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The Languages of the Jews: A Sociolinguistic History

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A vivid commentary on Jewish survival and Jewish speech communities that will be enjoyed by the general reader, and is essential reading for students and researchers interested in the study of Middle Eastern languages, Jewish studies, and sociolinguistics.


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Query Details


Query Subject:   English Elipese
Author:   George A. Senf
Submitter Email:  click here to access email

Query:   Dear Readers,

I have heard that English is more elliptical than other languages from
two sources. One is a grad student working on a degree in
linguistics. The only thing remaining in her program in her
thesis. When asked for documentation, she could produce none. The
second source was Sharon Russel in a TV graduate course broadcast over
channel 58 in Los Angles as part of course 407 from Cal. State
Dominguez Hills. My notes reflect the same comment. I have attempted
to contact her for citations but she has not responded as of yet. My
sources include most of D, Crystal's Encyclopedias; Jean Aitchison's
Linguistics; L. Obler and K Gjerlow's Language and the Brain; Jean
Aitchison's Seeds of speech. and The Language web; Several of R. L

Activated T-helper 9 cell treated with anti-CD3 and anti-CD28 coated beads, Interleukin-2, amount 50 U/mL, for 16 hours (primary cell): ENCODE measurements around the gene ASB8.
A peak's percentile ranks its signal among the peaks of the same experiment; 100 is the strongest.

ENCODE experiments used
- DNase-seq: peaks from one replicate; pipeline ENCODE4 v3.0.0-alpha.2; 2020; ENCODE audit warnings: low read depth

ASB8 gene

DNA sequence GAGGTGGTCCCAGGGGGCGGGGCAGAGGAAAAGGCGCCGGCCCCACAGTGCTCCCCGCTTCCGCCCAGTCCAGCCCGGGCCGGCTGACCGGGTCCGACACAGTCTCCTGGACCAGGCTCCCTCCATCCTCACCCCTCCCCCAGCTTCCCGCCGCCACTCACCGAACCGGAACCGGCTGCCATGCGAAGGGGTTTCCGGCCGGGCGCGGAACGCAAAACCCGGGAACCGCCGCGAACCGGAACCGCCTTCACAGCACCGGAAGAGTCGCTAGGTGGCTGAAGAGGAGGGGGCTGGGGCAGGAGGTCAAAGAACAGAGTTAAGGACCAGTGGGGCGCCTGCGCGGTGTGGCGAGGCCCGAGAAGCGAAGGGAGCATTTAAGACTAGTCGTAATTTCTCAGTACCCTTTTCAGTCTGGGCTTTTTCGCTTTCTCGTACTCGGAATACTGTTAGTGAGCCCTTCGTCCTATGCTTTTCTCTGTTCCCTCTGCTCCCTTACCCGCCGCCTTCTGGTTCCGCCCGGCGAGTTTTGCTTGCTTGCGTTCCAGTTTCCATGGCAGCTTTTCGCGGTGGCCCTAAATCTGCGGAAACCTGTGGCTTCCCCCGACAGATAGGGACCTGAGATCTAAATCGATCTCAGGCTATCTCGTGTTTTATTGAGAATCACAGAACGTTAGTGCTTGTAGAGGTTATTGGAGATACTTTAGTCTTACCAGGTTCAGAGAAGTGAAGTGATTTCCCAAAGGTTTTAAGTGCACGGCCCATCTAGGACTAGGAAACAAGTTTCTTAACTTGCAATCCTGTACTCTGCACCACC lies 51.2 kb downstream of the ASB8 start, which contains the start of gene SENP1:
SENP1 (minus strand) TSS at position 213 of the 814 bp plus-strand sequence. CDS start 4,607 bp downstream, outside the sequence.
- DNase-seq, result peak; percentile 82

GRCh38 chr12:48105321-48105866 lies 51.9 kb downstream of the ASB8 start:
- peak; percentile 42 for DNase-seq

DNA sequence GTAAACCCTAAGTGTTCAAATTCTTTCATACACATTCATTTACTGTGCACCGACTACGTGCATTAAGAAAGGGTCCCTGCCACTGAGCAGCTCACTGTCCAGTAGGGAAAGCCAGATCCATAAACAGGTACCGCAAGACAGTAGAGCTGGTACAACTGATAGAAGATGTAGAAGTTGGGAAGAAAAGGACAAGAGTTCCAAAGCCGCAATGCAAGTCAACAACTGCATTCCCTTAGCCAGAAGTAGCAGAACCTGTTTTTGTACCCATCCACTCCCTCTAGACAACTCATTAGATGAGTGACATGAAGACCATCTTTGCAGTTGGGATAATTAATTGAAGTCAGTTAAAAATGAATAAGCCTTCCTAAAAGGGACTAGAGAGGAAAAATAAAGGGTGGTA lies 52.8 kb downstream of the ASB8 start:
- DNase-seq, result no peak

Trask's volumes including Key concepts in Language and Linguistics;
Weisler and Milekic's Theory of Language; Fromkin and Rodman' An
Introduction to LAnguage; R. M. W. Dixon's two works The Rise and Fall
of Languages and A new Approach to English Grammar on Semantic
Principles; and of course Baugh' first and third edition with Cable A
History of The English Language. I have a few others but am now
zeroing in on my own theory of language that appears to be from lef
field to some. I also inquired the news group sci.lang and go
some bizarre responses. Only one made sense from Arnold Zwicky who
concludes that my sources were off hand remarks and have little to do
with reality.

Does anyone know where I might find factual support for this claim?

Thank you; George Senf


LL Issue: 12.561
Date posted: 28-Feb-2001



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